BUFFALO, N.Y. (AP) — Gov. Andrew Cuomo says Buffalo’s four refugee resettlement agencies need to stay open because they provide critical support to newcomers who are helping revitalize New York state’s second-largest city.
The Democrat makes the argument in a letter Tuesday to U.S. Secretary of State Mike Pompeo, whose agency lowered the national refugee cap this year to 30,000.
With fewer refugees coming in nationwide, Cuomo says the State Department is considering reducing the number of private resettlement agencies in Buffalo. But Cuomo argues that each agency provides unique services.
More than 12,000 refugees arrived in the Buffalo area in 10 years. They have settled in empty homes, filled jobs at hotels, restaurants and factories and have helped slow decades of population losses.
There was no immediate response from the State Department.
Read the letter:
The Honorable Michael Pompeo
Secretary of State
U.S. Department of State
2201 C Street, NW
Washington, DC 20520
Dear Secretary Pompeo:
It is my understanding that the State Department is now considering reducing the number of refugee resettlement sites in Buffalo after the Administration’s unconscionable move to lower the refugee cap to record lows. It is critical that all four of these existing resettlement agencies are kept open to continue the essential work of welcoming refugees to our community.
These agencies have a long track record of helping to successfully integrate refugees and support the revitalization of the region. Over the past five years, more than one-third of the refugees that have resettled in New York State, or 6,298 people, have arrived in Buffalo. The resettlement agencies have helped thousands of refugees find jobs and provided the training to help refugees establish dozens of new businesses. They have also helped newly arrived children enroll in a number of Buffalo schools, adding to the diversity and richness of our educational system.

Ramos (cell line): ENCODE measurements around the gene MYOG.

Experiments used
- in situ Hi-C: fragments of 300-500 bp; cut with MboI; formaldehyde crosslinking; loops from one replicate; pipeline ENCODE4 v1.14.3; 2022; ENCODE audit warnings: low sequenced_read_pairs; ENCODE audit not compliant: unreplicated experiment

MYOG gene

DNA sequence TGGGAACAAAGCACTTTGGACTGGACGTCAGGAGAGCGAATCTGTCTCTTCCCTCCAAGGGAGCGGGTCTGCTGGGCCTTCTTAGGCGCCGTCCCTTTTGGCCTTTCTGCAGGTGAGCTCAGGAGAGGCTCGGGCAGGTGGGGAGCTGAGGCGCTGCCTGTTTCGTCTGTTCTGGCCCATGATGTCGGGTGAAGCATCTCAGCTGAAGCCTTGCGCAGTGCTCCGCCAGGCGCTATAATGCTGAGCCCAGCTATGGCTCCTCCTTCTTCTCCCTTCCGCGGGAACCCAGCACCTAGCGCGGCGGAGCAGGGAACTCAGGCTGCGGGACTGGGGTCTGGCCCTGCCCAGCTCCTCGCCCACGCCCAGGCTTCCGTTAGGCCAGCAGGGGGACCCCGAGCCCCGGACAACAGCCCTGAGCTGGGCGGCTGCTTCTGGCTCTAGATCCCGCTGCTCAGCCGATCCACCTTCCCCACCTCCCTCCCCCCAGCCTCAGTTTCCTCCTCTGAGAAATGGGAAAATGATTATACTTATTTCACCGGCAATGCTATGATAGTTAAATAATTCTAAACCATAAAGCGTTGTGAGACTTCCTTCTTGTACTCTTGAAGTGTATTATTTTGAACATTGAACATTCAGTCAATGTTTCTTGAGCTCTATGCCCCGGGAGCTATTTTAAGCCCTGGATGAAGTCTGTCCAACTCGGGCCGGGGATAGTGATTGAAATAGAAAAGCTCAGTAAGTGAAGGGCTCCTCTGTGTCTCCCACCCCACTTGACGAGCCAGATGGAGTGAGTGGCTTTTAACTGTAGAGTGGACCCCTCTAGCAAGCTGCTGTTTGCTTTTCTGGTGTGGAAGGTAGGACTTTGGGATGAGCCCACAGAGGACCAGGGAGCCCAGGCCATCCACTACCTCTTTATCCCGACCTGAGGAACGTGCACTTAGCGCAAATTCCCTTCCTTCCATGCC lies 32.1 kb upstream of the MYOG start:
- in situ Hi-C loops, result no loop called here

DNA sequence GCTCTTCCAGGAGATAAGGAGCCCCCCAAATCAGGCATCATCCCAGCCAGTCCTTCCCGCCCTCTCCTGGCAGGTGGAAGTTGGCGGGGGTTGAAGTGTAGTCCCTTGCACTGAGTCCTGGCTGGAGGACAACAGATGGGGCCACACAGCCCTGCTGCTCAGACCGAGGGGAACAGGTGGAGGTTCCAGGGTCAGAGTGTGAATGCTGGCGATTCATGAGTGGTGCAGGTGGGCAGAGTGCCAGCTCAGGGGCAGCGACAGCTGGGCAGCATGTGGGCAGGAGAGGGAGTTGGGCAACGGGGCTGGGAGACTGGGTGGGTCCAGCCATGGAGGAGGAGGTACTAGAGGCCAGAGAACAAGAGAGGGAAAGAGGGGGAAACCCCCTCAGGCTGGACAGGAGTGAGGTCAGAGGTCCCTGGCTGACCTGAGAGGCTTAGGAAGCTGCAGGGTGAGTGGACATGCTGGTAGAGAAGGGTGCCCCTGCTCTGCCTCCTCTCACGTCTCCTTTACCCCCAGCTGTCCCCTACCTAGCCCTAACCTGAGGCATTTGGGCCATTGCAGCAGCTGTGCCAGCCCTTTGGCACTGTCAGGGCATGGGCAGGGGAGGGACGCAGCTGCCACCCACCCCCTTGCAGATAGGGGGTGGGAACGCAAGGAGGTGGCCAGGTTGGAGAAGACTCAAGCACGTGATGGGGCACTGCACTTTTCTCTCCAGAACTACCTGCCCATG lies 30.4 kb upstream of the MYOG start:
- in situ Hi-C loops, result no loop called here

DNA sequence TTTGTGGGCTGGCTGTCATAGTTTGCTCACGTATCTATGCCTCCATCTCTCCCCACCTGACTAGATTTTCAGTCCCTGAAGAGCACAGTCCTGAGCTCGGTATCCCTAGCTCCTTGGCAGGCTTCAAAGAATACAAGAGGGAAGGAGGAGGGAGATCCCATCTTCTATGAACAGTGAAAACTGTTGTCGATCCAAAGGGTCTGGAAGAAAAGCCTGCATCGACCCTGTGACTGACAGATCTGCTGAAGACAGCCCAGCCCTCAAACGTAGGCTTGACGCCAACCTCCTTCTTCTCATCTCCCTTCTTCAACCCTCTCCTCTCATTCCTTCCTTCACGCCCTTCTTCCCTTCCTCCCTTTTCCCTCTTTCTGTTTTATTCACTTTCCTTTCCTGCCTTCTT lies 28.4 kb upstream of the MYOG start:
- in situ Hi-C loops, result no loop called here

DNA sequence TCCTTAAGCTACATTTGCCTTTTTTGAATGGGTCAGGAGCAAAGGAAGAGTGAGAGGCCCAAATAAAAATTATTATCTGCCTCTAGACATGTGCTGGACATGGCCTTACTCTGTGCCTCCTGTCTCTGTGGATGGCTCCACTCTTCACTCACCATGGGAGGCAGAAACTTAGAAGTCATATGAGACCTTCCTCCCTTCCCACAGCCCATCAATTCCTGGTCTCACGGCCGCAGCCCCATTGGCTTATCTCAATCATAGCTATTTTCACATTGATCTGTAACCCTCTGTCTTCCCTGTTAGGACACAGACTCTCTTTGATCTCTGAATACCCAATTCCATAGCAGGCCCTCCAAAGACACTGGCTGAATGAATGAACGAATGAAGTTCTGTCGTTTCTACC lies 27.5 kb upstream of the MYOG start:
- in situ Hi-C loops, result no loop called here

Each of these agencies has its own areas of expertise that benefit the entire community, and they work in coordination to best serve the client. For example, Jewish Family Service of Buffalo and Erie County is well known for its work with deaf refugees and survivors of torture and trauma, and Journey’s End is a recognized expert in providing legal immigration services and specialized education services to clients. Similarly, the International Institute of Buffalo provides critical services to trafficking and domestic violence victims, and Catholic Charities of Buffalo has spearheaded multiple training programs with local employers. Refugees and the broader community will be at a distinct disadvantage if these services are no longer available.
In addition, these organizations have cultivated extensive volunteer networks, including many people who welcome refugees as an expression of their faith. For example, Jewish Family Service of Buffalo works closely with the Jewish community, including multiple congregations. Catholic Charities of Buffalo and Journey’s End work with the Catholic Diocese and broader Christian community, respectively. These partnerships are consistent reminders of the depth of support for refugee welcome in Buffalo.
In New York, we welcome immigrants and refugees with open arms and we believe in the values of openness and inclusion that built this state and this nation. We are proud to serve as a home for refugees across the state who are breathing new life into their communities as members of the family of New York, and we will always stand with our immigrant communities.
I urge you to keep all of the resettlement agencies in Buffalo open to continue providing critical services to vulnerable newcomers to this country while helping fuel the economic revitalization of our communities.
Governor Andrew M. Cuomo
Carol O’Connell, Principal Deputy Assistant Secretary of State for the Bureau of Population, Refugees and Migration
Larry Bartlett, Director of Refugee Admissions
Barbara Day, Domestic Section Chief, Refugee Admissions, Domestic Resettlement